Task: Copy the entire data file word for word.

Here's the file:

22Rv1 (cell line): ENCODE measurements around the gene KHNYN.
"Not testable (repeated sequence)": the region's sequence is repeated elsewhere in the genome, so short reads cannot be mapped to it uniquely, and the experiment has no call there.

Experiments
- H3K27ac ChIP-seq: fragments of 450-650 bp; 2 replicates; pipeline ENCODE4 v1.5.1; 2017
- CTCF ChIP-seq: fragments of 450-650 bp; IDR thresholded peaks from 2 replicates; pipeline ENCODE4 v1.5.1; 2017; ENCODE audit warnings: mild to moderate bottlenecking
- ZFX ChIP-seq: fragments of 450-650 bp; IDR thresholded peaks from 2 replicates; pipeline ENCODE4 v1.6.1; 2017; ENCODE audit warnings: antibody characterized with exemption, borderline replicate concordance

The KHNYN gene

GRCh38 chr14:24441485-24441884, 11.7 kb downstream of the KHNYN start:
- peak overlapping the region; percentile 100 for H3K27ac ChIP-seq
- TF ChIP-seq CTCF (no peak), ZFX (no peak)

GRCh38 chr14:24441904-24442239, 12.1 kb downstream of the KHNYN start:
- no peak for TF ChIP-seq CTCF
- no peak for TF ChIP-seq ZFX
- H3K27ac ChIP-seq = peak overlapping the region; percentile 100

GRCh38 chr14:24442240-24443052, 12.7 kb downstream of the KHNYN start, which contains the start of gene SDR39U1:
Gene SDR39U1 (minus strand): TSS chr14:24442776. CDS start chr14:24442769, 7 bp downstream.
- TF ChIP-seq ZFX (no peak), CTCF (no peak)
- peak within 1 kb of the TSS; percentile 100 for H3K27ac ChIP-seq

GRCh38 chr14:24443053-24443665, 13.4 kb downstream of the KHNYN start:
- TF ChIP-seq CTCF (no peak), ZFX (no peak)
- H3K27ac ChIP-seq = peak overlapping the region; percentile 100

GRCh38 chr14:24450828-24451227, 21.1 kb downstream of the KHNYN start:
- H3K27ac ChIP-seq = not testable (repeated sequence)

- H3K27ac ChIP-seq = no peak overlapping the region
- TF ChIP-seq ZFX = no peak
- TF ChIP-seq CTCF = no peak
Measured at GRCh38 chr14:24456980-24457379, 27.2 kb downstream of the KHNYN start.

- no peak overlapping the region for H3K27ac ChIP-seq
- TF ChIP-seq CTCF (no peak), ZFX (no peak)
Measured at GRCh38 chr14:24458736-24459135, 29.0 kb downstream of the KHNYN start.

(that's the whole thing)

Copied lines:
22Rv1 (cell line): ENCODE measurements around the gene KHNYN.
"Not testable (repeated sequence)": the region's sequence is repeated elsewhere in the genome, so short reads cannot be mapped to it uniquely, and the experiment has no call there.

Experiments
- H3K27ac ChIP-seq: fragments of 450-650 bp; 2 replicates; pipeline ENCODE4 v1.5.1; 2017
- CTCF ChIP-seq: fragments of 450-650 bp; IDR thresholded peaks from 2 replicates; pipeline ENCODE4 v1.5.1; 2017; ENCODE audit warnings: mild to moderate bottlenecking
- ZFX ChIP-seq: fragments of 450-650 bp; IDR thresholded peaks from 2 replicates; pipeline ENCODE4 v1.6.1; 2017; ENCODE audit warnings: antibody characterized with exemption, borderline replicate concordance

The KHNYN gene

GRCh38 chr14:24441485-24441884, 11.7 kb downstream of the KHNYN start:
- peak overlapping the region; percentile 100 for H3K27ac ChIP-seq
- TF ChIP-seq CTCF (no peak), ZFX (no peak)

GRCh38 chr14:24441904-24442239, 12.1 kb downstream of the KHNYN start:
- no peak for TF ChIP-seq CTCF
- no peak for TF ChIP-seq ZFX
- H3K27ac ChIP-seq = peak overlapping the region; percentile 100

GRCh38 chr14:24442240-24443052, 12.7 kb downstream of the KHNYN start, which contains the start of gene SDR39U1:
Gene SDR39U1 (minus strand): TSS chr14:24442776. CDS start chr14:24442769, 7 bp downstream.
- TF ChIP-seq ZFX (no peak), CTCF (no peak)
- peak within 1 kb of the TSS; percentile 100 for H3K27ac ChIP-seq

GRCh38 chr14:24443053-24443665, 13.4 kb downstream of the KHNYN start:
- TF ChIP-seq CTCF (no peak), ZFX (no peak)
- H3K27ac ChIP-seq = peak overlapping the region; percentile 100

GRCh38 chr14:24450828-24451227, 21.1 kb downstream of the KHNYN start:
- H3K27ac ChIP-seq = not testable (repeated sequence)

- H3K27ac ChIP-seq = no peak overlapping the region
- TF ChIP-seq ZFX = no peak
- TF ChIP-seq CTCF = no peak
Measured at GRCh38 chr14:24456980-24457379, 27.2 kb downstream of the KHNYN start.

- no peak overlapping the region for H3K27ac ChIP-seq
- TF ChIP-seq CTCF (no peak), ZFX (no peak)
Measured at GRCh38 chr14:24458736-24459135, 29.0 kb downstream of the KHNYN start.